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Knighten v. Wolfe

United States District Court, S.D. Indiana, Terre Haute Division

September 6, 2019

LISA WOLFE, Defendant.



         The court, having considered the above action and the matters which are pending, makes the following rulings:

         1. This action began when Chief Judge Magnus Stinson severed one claim from a pleading Mr. Knighten filed in case number 2:19-cv-00229-JMS-DLP. See dkt. 1. That pleading was filed as the complaint in this action, but nearly the entire complaint concerned the claims proceeding in the other case. See dkt. 2. Mr. Knighten was given until July 5, 2019, to file an amended complaint that discussed only his claims concerning delays in receiving his medication. See dkt. 7. The plaintiff failed to file an amended complaint by the July 5, 2019 deadline. The Court granted the plaintiff another opportunity to file an amended complaint by September 3, 2019. See dkt. 9.

         On September 4, 2019, the plaintiff filed an amended complaint that is similar in all respects to the original complaint. However, the Court will screen the plaintiff's complaint for claims related to Ms. Wolfe.

         Because the plaintiff is a “prisoner” as defined by 28 U.S.C. § 1915A(c), this Court has an obligation under 28 U.S.C. § 1915A(a) to screen his complaint before service on the defendant. Pursuant to 28 U.S.C. § 1915A(b), the Court must dismiss the complaint, or any portion of the complaint, if it is frivolous or malicious, fails to state a claim for relief, or seeks monetary relief against a defendant who is immune from such relief. In determining whether the complaint states a claim, the Court applies the same standard as when addressing a motion to dismiss under Federal Rule of Civil Procedure 12(b)(6). See Cesal v. Moats, 851 F.3d 714, 720 (7th Cir. 2017). To survive dismissal,

[the] complaint must contain sufficient factual matter, accepted as true, to state a claim for relief that is plausible on its face. A claim has facial plausibility when the plaintiff pleads factual content that allows the court to draw the reasonable inference that the defendant is liable for the misconduct alleged.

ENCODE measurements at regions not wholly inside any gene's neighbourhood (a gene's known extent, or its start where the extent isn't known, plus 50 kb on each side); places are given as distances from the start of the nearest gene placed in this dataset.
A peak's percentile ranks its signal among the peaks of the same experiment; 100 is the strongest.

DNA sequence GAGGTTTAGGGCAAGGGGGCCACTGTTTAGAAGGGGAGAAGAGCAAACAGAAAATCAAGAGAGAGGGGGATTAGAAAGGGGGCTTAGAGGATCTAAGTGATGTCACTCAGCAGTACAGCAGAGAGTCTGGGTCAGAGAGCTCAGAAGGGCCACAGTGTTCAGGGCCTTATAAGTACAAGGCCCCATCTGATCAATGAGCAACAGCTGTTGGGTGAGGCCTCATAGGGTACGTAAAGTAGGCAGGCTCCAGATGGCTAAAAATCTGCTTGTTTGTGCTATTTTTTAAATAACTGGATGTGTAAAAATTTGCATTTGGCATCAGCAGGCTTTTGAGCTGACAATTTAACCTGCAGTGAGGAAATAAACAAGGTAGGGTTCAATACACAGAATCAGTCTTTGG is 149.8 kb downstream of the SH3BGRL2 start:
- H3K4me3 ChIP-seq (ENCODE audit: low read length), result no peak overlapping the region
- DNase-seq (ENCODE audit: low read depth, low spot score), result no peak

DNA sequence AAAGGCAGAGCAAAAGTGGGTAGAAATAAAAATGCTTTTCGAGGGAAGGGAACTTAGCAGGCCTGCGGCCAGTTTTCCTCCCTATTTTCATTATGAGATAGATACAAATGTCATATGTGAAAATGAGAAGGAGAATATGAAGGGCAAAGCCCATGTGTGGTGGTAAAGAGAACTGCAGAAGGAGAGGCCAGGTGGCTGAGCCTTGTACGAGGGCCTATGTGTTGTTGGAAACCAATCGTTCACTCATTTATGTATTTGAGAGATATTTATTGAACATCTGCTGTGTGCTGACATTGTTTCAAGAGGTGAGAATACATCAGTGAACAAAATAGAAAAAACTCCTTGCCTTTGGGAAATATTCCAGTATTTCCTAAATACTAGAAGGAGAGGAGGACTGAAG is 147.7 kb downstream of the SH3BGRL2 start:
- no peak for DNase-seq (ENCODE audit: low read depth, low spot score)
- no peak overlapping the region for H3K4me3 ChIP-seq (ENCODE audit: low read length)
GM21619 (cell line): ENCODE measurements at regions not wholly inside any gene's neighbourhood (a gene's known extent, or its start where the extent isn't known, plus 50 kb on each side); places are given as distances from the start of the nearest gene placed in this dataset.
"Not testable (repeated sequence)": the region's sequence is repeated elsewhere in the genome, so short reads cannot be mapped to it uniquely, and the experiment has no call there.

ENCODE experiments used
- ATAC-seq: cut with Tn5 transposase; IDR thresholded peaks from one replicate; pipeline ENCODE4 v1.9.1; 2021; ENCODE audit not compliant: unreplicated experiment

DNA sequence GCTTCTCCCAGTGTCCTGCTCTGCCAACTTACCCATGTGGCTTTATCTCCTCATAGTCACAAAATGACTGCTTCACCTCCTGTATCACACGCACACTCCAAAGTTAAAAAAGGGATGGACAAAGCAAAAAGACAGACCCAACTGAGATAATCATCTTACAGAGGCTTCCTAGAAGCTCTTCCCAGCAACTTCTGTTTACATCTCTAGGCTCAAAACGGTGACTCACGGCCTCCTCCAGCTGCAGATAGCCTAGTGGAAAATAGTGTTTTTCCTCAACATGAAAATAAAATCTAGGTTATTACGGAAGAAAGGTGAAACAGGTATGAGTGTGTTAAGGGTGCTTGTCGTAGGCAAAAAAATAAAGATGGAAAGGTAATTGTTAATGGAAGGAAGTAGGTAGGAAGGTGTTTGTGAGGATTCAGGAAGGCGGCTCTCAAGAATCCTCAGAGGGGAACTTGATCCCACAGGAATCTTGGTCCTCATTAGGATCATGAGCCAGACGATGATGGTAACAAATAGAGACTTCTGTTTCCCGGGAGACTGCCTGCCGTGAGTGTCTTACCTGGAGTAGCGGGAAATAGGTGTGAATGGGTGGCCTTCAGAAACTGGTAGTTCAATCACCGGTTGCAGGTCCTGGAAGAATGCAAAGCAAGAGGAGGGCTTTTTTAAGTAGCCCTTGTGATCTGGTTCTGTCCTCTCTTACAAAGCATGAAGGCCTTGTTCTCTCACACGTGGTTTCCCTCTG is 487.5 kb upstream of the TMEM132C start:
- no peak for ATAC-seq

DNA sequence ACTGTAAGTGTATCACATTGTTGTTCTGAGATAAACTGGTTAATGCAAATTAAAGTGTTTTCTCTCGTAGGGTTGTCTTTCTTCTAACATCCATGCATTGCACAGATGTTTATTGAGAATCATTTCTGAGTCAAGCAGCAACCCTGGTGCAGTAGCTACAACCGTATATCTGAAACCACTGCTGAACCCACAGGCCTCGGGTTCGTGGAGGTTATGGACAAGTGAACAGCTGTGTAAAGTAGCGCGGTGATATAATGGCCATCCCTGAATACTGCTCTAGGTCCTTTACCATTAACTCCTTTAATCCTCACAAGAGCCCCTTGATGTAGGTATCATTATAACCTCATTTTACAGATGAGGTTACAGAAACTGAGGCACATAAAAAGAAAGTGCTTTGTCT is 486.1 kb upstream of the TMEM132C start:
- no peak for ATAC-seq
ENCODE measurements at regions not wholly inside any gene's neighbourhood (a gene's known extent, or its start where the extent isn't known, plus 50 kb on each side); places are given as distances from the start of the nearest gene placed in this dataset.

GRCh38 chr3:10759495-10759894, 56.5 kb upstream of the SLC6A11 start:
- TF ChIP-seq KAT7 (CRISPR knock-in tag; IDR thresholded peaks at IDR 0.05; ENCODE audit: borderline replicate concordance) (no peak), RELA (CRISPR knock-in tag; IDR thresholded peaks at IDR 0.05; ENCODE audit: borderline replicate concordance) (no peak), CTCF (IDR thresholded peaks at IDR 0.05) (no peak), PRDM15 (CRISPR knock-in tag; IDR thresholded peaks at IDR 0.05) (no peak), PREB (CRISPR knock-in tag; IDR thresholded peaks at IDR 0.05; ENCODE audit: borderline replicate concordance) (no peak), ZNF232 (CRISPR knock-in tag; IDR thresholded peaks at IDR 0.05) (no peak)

Ashcroft v. Iqbal, 556 U.S. 662, 678 (2009). Pro se complaints such as that filed by the plaintiff are construed liberally and held to a less stringent standard than formal pleadings drafted by lawyers. Perez v. Fenoglio, 792 F.3d 768, 776 (7th Cir. 2015) (internal quotation omitted).

         The plaintiff alleges that Nurse Wolfe was deliberately indifferent to the plaintiff's medical needs when she delayed ordering his medication each month, requiring the plaintiff to file regular grievances. Dkt. 14 at 13, 14. The plaintiff seeks monetary relief.

         The constitutional provision implicated by the plaintiff's claim is the Eighth Amendment's proscription against the imposition of cruel and unusual punishments. Helling v. McKinney, 113 S.Ct. 2475, 2480 (1993) (“It is undisputed that the treatment a prisoner receives in prison and the conditions under which he is confined are subject to scrutiny under the Eighth Amendment.”). In order for an inmate to state a claim under § 1983 for medical mistreatment or the denial of medical care, the prisoner must allege “acts or omissions sufficiently harmful to evidence deliberate indifference to serious medical needs.” Estelle v. Gamble, 429 U.S. 97, 106 (1976). Deliberate indifference exists only when an official “knows of and disregards an excessive risk to an inmate's health; the official must both be aware of facts from which the inference could be drawn that a substantial risk of serious harm exists, and he must also draw the inference.” Farmer v. Brennan, 511 U.S. 825, 837 (1994) (construing Estelle).

         Applying the screening standard to the factual allegations in the complaint, the plaintiffs Eighth Amendment deliberate indifference claim against Ms. Wolfe shall proceed.

         The clerk is directed pursuant to Fed. R. Civ. P. 4(c)(3) to issue process to defendant Wolfe in the manner specified by Fed. R. Civ. P. 4(d). Process shall consist of the complaint (docket 14), applicable forms (Notice of Lawsuit and Request for Waiver of Service of Summons and Waiver of Service of Summons), and this Entry.

         2. On September 4, 2019, the plaintiff also filed a motion for temporary restraining order and preliminary injunction. See dkt. 10. The plaintiffs motion is dated May 24, 2019, and the plaintiff asks to be transferred from the Wabash Valley Correctional Facility to the Indiana State Prison. The requested relief was granted in case number 2:19-cv-00229-JMS-DLP. For the foregoing reasons, the plaintiffs motion for temporary restraining order and preliminary injunction, dkt. [10], is denied as moot.

         3. The plaintiffs motion for leave to proceed in forma pauperis, dkt. [15] is denied as moot because the relief sought was previously granted. See dkt. 15.

         IT ...

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